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The Prophet and His General Lyle was in Zekkar.
His every cell, muscle, and fibre screamed, strained to break free of its mortal coil. His nerves threatened to snap in frantic rebellion as he heaved them toward his demise, and primal impulses he hadn't even known he possessed frothed his blood, threatening to seize his limbs from him. Yet somehow he, whatever feeble system of chemicals and energy it was that writhed in agony beneath his placid features-- he was howling into the imbroglio. He begged to give in, and he couldn't revel in the strength propelling him forward because it wasn't him, it was their poxed smiles, their dreams animating his limbs, dragging his loathsome soul forth and wringing the virtue from him drop by crimson drop.
He knew he should have adjusted by then, should have hardened his heart. But he was afraid. If the pain disappeared, then he wasn't sure he'd recognize himself at the end of it all.
'No. Concentrate. Pull one leg after the other. Momentum. Keep yo
The Prophet and His General Lyle sat in an alcove he’d claimed for himself, and he took a deeper breath than any he’d dared for a fortnight. His isolation, the auspices of solitude, were necessary just then. Everything was too close. So many years he’d stood prematurely aged, at a distance from it all. Yet, since his trial before the Yggdraeil elders he’d been as a child again. Everything was heady and personal-- worse, even, than his woe-begotten youth. Back then, before he’d seen his fifth season of life, the threshold between the world and his will had been ephemeral at best; his every act had been the mandate of nature. Now, though... Now he was not a part of the weight. He bore it, and it crushed him slowly.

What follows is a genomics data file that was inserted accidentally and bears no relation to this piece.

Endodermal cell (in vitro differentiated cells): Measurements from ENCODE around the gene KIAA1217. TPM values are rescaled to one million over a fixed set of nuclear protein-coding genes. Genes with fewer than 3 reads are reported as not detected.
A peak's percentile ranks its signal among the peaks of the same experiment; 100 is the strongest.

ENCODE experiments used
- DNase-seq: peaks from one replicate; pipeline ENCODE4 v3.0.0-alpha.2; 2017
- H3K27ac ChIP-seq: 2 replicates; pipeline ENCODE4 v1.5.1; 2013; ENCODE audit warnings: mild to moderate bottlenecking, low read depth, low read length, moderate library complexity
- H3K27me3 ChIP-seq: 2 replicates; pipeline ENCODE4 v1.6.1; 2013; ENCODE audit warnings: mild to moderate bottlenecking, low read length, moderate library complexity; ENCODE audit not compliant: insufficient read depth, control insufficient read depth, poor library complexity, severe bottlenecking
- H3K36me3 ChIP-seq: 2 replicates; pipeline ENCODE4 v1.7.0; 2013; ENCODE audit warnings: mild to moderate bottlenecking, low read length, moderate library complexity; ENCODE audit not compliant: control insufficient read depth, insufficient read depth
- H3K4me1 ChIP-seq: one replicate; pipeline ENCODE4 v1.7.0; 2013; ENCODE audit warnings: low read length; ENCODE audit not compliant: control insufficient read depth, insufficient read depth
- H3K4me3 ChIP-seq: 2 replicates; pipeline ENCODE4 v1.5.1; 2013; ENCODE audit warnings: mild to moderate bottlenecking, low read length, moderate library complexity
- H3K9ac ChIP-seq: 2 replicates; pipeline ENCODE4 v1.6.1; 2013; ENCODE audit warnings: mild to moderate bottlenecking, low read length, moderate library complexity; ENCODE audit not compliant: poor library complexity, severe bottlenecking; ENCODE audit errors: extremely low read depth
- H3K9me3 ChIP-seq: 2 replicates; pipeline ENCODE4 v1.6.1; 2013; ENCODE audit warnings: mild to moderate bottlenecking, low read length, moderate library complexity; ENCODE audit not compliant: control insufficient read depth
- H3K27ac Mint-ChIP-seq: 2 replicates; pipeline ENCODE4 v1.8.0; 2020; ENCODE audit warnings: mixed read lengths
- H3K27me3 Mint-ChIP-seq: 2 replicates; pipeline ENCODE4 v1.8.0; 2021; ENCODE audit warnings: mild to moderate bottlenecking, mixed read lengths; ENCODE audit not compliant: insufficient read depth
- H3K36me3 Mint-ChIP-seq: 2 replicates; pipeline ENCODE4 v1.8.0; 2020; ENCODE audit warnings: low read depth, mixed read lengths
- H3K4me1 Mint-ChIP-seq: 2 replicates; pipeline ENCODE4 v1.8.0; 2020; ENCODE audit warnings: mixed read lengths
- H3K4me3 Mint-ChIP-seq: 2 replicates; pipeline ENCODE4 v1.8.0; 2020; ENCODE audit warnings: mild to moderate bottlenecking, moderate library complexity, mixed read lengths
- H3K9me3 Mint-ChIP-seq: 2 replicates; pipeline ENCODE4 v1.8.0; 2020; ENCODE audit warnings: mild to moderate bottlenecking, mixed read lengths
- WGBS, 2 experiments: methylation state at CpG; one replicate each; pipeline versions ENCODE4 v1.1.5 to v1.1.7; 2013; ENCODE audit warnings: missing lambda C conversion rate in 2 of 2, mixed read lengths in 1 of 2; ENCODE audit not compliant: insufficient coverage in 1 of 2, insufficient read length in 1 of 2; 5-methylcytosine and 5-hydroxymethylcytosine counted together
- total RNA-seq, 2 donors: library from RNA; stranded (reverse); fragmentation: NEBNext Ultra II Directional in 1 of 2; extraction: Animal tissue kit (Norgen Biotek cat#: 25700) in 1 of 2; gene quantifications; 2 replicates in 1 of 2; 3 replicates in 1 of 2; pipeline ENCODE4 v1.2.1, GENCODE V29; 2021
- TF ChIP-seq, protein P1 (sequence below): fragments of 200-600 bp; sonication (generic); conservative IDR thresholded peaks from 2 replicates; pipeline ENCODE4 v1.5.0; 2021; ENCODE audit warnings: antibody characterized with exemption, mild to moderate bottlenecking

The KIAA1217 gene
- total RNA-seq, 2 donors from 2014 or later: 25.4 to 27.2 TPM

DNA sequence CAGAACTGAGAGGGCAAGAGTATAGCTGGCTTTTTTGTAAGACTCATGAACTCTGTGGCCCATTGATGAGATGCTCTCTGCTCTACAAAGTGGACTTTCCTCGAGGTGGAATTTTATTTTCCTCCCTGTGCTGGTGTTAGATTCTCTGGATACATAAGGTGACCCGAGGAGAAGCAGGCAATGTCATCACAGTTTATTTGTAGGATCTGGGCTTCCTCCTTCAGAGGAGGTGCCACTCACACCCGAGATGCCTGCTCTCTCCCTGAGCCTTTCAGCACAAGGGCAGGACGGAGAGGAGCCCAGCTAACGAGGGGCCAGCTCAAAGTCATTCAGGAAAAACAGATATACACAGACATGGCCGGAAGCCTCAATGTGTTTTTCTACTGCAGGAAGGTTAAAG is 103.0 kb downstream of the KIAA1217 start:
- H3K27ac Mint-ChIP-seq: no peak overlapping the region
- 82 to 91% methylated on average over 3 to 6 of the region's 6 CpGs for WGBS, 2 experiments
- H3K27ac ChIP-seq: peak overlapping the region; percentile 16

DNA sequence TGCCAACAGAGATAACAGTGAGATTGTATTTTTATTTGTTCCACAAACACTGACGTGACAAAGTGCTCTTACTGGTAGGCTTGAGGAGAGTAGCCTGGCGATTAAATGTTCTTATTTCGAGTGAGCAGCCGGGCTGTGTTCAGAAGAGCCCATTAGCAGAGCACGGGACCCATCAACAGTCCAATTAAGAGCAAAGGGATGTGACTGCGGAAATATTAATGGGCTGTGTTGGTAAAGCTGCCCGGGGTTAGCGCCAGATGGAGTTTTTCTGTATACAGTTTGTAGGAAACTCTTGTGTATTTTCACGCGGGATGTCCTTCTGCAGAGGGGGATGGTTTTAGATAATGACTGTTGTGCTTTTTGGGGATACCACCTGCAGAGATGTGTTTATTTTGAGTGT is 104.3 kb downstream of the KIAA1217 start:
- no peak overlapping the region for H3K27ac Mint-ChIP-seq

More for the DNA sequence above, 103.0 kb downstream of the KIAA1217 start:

How easy it would be to free himself. The strictly moral action in his position was inaction—he should avoid betraying his nation, and likewise stay from abetting the slaughter of a large portion of the Yggdraeil. There would be no blood on his hands. Both sides were r
Flux-- Rejected editionHave you ever been there when the CFAS enforcers rain down? No? More’s the pity. If it weren’t for the obsoletion of old texts-- ah, Mills!, ah, Dante!-- I could describe it as the descent of a cold and pitiless heavenly host. Indeed, I think the enforcers must seem more divine than our paltry imaginings at the sacred could ever grasp. We tried to give reason embodiment and failed, because we were yet steeped in mythology and ignorance, romanticism (and because this was impossible, while we were limited to our senses). Now, in this late age, reason has conquered. And there are no totems of our new god so affecting as the enforcers. Perfectly proportioned men and women blindfolded by a single strip of cloth as a pointed reminder of their lack of prejudice, adorned by a mesh of white which covers any and all details of their marble bodies. Their feet go bare, but they do not touch the ground. (Insofar as the arbitrary bottom we give the cognitive world can be called a ground